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Medieval Sourcebook:
An Order to Purchase, 1235

Apparently it was to the advantage of French merchants traveling to Sicily, Spain, and North Africa, to convert their money into bisants. William de Caussac was commissioned as an agent for his father and for Bernard de Manduel.

In the name of the Lord. In the year of the Incarnation 1235, on the thirty-first of July. Be it known to all that I, Peter de Caussac, confess and solemnly acknowledge to you, Bernard de Manduel, that I have had and received from you seventy-one pounds and ten solidi in royal crowns which are invested in four hundred and forty bisants of good old milreis, of correct weight, free from custom duties and from all shipping dues, and which William de Caussac, my son, carries from you as an order, with my authority, wish, and command, on a journey to Sicily, in the ship "Saint Nicholas," and thence wherever God wills, for the purpose of doing trade in Tangier or in Spain, just as is contained in a certain public record drawn up by the hand of Januarius, notary public of Marseilles. And those ten pounds which my son William carries for you by order on the same ship, which are invested in sixty bisants of good old milreis, of correct weight and similarly free from taxes, just as is contained in a certain public record drawn up by the hand of Hugh of St. Michael, notary public, thus making a total of eighty-one pounds and ten solidi, I confess and acknowledge I have had and received from you. I renounce in full knowledge all claim to money not mentioned nor lent to me, and I consider myself a debtor to you and I promise you, the said Bernard, that at no time will I go against this acknowledgment, renouncing all law by which I might go against the said things. This was done in the house of Peter of Sallono in which Januarius the notary lives. Witnesses, etc.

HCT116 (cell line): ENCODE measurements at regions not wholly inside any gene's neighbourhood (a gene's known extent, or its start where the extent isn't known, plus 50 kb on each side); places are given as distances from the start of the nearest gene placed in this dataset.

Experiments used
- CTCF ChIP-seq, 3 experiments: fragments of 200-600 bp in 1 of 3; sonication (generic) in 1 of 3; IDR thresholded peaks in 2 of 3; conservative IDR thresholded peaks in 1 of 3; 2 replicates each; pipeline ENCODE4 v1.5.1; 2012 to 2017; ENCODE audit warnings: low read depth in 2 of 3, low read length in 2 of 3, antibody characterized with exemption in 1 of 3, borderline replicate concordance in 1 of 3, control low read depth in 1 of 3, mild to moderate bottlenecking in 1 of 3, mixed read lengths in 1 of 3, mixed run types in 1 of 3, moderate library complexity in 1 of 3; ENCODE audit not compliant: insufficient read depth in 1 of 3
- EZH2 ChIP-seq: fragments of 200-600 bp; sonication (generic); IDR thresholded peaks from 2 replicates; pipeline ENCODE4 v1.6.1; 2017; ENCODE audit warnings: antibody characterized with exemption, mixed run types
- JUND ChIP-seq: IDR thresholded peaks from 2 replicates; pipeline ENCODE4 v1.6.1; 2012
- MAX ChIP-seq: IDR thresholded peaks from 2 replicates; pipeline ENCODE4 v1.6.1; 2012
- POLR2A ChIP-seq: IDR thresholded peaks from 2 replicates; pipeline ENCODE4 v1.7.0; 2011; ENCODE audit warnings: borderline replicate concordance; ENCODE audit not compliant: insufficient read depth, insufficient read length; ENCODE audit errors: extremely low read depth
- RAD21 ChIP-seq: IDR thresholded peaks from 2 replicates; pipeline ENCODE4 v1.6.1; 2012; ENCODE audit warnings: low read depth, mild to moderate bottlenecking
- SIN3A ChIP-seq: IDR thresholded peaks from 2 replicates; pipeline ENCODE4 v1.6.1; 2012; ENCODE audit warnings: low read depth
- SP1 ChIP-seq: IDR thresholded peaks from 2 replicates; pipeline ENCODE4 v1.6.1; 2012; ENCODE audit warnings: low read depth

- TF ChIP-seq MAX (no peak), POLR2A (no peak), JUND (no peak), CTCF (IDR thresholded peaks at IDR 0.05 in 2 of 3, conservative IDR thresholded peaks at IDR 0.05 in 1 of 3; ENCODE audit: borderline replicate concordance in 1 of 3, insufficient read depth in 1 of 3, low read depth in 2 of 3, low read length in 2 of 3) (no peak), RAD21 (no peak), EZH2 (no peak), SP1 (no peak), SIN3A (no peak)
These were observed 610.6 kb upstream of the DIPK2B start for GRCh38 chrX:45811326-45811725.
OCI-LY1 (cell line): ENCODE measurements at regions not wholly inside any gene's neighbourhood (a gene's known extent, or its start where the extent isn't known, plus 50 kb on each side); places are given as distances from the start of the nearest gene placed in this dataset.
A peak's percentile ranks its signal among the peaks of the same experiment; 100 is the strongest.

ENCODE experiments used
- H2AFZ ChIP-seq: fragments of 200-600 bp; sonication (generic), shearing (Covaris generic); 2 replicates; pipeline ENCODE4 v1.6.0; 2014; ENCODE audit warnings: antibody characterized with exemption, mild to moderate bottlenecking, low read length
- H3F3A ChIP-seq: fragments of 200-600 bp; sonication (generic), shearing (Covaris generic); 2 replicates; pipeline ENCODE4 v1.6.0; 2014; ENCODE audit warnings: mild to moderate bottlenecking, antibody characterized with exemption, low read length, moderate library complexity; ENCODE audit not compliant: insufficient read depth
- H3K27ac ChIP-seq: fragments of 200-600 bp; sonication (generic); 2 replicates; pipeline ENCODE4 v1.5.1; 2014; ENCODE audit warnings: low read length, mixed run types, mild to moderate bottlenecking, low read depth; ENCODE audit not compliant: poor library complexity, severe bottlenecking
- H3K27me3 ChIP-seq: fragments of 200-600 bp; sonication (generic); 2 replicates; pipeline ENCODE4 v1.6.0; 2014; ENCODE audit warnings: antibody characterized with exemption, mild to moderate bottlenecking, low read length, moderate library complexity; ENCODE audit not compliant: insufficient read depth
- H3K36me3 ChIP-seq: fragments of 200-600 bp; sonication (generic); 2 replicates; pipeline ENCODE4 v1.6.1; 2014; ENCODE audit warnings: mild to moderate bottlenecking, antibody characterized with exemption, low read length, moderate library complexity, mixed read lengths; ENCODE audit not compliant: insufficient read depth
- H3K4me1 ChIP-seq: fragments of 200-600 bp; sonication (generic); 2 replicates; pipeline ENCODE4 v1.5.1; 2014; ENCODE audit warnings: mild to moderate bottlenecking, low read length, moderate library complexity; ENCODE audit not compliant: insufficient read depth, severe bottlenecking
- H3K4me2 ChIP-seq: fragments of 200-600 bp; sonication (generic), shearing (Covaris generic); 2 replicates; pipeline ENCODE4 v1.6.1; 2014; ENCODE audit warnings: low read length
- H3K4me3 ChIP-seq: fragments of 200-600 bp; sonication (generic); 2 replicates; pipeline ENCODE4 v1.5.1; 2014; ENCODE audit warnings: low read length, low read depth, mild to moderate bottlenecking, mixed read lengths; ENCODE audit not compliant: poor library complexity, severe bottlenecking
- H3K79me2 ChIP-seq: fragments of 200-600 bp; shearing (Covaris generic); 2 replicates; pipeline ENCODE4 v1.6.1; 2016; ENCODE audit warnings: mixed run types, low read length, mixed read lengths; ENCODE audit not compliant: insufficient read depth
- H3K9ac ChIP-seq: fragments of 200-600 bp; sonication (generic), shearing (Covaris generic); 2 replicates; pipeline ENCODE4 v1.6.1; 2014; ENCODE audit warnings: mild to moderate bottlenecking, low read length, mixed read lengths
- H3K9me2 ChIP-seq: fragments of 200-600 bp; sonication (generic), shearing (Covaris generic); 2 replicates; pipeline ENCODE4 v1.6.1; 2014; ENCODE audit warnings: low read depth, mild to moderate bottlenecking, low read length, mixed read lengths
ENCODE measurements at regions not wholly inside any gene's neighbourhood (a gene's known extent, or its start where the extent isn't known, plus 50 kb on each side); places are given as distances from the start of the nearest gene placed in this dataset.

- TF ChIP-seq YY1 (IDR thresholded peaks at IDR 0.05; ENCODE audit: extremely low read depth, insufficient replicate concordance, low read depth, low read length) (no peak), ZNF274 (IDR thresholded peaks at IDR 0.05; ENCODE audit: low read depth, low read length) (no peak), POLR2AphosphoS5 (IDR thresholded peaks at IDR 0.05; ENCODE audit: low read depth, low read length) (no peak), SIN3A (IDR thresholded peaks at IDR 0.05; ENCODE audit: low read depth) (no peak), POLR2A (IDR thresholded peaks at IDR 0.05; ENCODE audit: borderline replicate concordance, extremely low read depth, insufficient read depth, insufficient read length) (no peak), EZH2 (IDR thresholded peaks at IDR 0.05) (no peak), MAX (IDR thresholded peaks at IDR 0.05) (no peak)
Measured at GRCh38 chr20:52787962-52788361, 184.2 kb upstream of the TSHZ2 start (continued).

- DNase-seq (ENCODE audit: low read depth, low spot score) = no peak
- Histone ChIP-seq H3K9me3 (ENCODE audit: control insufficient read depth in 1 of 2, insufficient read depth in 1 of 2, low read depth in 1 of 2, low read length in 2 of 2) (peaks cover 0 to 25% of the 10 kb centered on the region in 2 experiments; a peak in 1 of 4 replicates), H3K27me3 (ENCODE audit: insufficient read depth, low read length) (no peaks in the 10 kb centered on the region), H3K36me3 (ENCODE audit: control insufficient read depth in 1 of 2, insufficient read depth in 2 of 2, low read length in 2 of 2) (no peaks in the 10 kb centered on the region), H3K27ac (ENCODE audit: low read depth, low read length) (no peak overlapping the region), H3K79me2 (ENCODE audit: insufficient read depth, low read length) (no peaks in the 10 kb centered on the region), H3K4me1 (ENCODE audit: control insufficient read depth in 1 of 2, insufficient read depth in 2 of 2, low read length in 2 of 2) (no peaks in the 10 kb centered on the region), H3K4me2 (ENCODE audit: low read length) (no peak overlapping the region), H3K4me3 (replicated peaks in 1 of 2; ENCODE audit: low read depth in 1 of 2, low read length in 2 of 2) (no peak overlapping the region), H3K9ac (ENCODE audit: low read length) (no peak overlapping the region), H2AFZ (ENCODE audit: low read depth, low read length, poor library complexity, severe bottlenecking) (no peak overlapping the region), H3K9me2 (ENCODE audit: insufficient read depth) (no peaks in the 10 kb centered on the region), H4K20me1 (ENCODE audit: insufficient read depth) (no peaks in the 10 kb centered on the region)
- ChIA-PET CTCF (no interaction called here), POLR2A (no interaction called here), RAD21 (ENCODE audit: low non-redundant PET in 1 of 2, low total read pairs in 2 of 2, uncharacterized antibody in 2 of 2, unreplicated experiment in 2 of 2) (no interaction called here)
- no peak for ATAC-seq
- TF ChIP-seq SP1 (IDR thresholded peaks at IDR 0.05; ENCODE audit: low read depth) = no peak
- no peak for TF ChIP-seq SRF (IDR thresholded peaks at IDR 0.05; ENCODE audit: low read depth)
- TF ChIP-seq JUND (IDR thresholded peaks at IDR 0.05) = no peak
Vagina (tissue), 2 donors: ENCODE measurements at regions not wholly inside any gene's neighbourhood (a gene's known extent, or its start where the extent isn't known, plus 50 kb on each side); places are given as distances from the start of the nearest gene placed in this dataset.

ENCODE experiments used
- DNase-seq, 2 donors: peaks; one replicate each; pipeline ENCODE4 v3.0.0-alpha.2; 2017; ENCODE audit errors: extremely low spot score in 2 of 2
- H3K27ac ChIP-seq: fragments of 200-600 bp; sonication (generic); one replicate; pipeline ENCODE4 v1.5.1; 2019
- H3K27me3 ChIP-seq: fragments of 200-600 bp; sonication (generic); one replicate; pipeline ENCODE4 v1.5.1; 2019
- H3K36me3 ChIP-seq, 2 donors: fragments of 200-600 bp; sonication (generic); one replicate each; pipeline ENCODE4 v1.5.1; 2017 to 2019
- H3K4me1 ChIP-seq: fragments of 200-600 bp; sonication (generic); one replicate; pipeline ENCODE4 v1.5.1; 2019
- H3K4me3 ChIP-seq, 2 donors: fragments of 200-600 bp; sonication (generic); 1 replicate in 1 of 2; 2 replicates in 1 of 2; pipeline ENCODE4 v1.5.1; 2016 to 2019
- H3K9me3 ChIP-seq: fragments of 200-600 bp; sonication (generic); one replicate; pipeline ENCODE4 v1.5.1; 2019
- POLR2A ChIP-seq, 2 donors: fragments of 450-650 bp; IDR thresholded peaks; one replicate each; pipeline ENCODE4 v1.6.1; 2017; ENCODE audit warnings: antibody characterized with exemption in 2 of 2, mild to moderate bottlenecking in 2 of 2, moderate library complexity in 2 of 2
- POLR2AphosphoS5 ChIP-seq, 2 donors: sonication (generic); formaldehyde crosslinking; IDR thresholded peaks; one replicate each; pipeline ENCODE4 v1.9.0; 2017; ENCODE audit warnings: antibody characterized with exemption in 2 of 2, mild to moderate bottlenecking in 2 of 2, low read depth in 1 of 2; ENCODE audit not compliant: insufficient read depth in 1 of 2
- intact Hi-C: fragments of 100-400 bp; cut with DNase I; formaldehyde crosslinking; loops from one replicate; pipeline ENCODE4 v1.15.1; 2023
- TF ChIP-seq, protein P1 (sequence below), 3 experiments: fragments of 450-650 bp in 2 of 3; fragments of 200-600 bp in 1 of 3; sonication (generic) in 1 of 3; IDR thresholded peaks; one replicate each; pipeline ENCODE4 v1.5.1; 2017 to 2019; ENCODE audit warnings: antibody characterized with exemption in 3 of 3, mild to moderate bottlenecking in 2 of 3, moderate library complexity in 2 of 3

From: L. Blancard, ed., Documents Inédits sur le Commerce de Marseille au Moyen Age, (Paris: Barlatier-Feissat, Pere et fils, 1884), Vol. I, p. 101, reprinted in Roy C. Cave & Herbert H. Coulson, A Source Book for Medieval Economic History, (Milwaukee: The Bruce Publishing Co., 1936; reprint ed., New York: Biblo & Tannen, 1965), pp. 106-107.

Scanned by Jerome S. Arkenberg, Cal. State Fullerton. The text has been modernized by Prof. Arkenberg.

This text is part of the Internet Medieval Source Book. The Sourcebook is a collection of public domain and copy-permitted texts related to medieval and Byzantine history.

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© Paul Halsall, September 1998